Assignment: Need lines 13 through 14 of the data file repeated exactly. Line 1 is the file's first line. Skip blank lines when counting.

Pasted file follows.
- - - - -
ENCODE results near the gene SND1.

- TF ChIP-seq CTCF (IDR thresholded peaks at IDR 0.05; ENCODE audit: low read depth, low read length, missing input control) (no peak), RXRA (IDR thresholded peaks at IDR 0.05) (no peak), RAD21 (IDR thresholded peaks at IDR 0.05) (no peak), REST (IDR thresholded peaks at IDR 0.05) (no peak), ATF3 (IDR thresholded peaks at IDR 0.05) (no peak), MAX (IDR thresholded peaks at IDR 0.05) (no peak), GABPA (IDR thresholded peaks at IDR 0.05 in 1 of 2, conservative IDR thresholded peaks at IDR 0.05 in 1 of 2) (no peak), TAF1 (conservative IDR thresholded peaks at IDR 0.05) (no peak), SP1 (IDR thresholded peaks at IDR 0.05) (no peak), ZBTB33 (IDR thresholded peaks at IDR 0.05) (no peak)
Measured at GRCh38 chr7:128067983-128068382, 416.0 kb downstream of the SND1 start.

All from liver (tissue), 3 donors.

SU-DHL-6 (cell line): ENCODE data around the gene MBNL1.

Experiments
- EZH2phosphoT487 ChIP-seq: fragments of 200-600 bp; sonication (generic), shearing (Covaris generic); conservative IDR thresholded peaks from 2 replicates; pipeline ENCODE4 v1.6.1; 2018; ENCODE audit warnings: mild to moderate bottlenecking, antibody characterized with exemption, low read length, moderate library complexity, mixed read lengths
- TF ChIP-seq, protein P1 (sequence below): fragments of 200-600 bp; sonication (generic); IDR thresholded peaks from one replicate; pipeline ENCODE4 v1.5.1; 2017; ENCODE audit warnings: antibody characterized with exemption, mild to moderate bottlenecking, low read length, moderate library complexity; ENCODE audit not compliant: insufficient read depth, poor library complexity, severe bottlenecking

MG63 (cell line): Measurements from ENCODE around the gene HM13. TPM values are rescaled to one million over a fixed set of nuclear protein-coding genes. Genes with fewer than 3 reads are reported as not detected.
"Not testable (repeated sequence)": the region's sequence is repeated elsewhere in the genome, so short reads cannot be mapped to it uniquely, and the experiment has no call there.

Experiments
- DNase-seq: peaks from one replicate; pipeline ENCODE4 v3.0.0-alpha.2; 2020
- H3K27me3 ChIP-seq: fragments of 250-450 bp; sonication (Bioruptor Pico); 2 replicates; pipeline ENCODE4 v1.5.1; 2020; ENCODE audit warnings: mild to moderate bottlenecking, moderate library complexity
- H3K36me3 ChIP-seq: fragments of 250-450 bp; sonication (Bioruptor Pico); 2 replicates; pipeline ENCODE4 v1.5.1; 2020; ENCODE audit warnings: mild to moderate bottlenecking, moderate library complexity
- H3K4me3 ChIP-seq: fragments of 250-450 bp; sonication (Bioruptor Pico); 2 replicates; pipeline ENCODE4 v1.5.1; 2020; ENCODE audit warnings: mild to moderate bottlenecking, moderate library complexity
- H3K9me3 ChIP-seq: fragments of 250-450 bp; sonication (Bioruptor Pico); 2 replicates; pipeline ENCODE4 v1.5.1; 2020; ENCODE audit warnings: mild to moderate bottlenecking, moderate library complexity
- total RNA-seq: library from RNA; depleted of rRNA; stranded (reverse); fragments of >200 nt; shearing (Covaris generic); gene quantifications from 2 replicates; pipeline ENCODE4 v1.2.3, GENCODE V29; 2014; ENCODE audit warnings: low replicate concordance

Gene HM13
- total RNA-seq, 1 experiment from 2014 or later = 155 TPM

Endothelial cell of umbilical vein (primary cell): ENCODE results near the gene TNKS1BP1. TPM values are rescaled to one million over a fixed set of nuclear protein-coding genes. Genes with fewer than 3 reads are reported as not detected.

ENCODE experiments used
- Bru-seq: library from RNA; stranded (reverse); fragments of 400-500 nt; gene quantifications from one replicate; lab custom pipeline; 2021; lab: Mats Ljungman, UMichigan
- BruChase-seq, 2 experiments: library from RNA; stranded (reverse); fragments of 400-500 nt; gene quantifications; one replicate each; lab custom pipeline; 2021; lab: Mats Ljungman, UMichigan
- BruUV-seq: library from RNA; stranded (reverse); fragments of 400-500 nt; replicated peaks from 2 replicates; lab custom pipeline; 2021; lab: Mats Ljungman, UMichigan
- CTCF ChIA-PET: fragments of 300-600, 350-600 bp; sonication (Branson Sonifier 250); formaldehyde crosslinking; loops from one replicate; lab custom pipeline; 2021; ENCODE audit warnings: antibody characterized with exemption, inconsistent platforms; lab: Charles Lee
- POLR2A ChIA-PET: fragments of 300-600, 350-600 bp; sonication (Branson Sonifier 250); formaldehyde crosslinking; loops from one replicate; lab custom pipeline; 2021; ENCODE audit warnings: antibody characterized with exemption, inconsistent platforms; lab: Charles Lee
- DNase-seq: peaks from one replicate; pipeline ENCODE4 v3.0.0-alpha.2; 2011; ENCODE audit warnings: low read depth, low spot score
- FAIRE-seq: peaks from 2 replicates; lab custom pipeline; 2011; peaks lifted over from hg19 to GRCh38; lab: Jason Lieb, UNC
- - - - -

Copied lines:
- H3K27me3 ChIP-seq: fragments of 250-450 bp; sonication (Bioruptor Pico); 2 replicates; pipeline ENCODE4 v1.5.1; 2020; ENCODE audit warnings: mild to moderate bottlenecking, moderate library complexity
- H3K36me3 ChIP-seq: fragments of 250-450 bp; sonication (Bioruptor Pico); 2 replicates; pipeline ENCODE4 v1.5.1; 2020; ENCODE audit warnings: mild to moderate bottlenecking, moderate library complexity